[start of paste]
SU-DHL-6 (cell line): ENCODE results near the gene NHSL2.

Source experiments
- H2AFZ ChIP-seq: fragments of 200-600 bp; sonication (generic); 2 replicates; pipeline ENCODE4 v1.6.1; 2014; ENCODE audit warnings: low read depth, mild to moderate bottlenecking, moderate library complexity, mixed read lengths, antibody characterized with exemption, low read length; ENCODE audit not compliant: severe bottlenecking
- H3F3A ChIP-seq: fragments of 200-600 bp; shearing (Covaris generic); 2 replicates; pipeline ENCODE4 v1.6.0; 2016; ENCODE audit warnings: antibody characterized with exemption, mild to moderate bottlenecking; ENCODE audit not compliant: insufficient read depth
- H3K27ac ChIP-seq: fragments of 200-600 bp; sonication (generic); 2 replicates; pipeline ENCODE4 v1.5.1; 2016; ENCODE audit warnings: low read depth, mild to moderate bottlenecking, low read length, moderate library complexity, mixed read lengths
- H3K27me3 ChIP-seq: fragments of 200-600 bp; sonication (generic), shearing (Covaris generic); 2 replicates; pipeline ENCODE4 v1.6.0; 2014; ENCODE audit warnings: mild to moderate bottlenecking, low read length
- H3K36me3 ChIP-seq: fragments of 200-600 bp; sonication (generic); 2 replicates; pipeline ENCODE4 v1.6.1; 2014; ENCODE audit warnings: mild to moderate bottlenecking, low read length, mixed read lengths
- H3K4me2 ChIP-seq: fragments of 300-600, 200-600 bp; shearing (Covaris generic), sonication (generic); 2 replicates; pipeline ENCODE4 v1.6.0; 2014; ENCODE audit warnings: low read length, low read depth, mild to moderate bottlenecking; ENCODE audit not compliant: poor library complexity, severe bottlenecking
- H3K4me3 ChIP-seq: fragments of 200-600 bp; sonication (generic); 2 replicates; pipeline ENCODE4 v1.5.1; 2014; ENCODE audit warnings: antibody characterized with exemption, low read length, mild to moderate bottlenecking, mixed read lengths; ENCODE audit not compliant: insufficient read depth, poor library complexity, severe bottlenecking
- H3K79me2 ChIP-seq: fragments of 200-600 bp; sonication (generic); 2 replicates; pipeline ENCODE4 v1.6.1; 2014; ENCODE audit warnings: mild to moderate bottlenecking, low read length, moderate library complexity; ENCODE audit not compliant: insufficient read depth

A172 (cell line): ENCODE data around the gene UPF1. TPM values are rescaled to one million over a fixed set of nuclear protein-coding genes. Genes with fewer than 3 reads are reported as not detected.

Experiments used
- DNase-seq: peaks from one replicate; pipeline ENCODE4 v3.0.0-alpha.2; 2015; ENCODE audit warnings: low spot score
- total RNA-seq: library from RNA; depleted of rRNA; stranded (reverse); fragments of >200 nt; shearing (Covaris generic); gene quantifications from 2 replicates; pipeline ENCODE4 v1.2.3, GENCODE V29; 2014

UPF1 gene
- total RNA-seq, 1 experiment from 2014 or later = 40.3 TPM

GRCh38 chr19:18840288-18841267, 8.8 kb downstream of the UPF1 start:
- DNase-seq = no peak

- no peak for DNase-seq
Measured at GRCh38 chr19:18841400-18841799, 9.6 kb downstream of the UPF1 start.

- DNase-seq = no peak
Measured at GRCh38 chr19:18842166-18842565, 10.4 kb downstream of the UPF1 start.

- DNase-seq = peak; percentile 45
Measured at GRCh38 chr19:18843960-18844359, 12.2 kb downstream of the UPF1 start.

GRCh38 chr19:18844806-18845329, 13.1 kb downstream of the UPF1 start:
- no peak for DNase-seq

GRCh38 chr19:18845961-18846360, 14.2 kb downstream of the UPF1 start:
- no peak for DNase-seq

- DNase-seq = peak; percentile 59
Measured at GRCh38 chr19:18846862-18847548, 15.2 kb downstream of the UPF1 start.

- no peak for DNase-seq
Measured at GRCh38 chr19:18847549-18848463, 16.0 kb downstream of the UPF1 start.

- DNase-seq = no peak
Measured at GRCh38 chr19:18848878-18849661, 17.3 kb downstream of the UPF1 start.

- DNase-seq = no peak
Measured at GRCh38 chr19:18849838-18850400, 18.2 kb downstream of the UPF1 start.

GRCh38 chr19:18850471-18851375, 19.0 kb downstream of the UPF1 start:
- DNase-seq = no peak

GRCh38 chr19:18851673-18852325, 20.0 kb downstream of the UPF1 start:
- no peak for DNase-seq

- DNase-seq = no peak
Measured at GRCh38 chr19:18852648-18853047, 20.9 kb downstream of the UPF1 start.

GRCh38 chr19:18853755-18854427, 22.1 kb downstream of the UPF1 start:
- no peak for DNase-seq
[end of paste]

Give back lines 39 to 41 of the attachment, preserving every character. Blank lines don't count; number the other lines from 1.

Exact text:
GRCh38 chr19:18851673-18852325, 20.0 kb downstream of the UPF1 start:
- no peak for DNase-seq

- DNase-seq = no peak